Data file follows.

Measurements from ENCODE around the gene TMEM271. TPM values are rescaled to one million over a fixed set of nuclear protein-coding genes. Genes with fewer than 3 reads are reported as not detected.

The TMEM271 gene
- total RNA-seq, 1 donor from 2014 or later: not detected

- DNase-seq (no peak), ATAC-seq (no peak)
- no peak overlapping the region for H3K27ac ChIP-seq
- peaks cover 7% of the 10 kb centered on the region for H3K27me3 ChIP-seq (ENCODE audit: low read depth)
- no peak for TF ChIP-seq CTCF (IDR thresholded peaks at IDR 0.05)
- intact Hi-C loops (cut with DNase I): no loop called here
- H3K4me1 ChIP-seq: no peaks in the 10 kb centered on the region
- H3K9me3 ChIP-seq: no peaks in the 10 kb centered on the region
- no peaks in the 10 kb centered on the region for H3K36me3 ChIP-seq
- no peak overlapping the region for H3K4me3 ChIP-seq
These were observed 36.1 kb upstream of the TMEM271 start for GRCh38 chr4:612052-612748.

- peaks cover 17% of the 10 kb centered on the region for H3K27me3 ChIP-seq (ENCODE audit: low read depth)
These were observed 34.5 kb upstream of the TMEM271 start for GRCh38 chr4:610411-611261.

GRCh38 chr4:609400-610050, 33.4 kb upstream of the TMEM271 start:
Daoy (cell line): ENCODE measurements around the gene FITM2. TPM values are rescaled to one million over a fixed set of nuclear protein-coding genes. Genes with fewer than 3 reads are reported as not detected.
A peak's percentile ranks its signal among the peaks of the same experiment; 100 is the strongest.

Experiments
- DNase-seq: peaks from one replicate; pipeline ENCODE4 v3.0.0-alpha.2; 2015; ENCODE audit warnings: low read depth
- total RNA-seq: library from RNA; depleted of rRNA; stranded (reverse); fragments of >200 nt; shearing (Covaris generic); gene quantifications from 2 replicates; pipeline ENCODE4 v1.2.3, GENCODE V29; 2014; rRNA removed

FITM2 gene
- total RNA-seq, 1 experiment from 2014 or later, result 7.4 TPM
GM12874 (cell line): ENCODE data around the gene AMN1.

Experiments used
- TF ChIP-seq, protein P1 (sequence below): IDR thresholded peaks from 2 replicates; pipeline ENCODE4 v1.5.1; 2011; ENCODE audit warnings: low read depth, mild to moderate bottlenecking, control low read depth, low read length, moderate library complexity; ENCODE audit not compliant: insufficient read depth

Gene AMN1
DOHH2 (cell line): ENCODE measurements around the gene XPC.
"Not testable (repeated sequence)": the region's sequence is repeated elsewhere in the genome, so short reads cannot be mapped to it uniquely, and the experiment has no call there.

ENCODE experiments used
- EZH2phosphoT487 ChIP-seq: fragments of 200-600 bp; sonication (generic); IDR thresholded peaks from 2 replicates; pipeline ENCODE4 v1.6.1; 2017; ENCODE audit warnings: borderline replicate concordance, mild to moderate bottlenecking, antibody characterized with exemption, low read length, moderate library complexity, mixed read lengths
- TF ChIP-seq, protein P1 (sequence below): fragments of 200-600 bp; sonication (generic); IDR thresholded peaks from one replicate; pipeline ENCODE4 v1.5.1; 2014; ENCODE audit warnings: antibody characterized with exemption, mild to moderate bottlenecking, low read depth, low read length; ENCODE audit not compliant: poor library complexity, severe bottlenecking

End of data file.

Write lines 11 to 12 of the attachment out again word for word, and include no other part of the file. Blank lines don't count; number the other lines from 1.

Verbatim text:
- no peaks in the 10 kb centered on the region for H3K36me3 ChIP-seq
- no peak overlapping the region for H3K4me3 ChIP-seq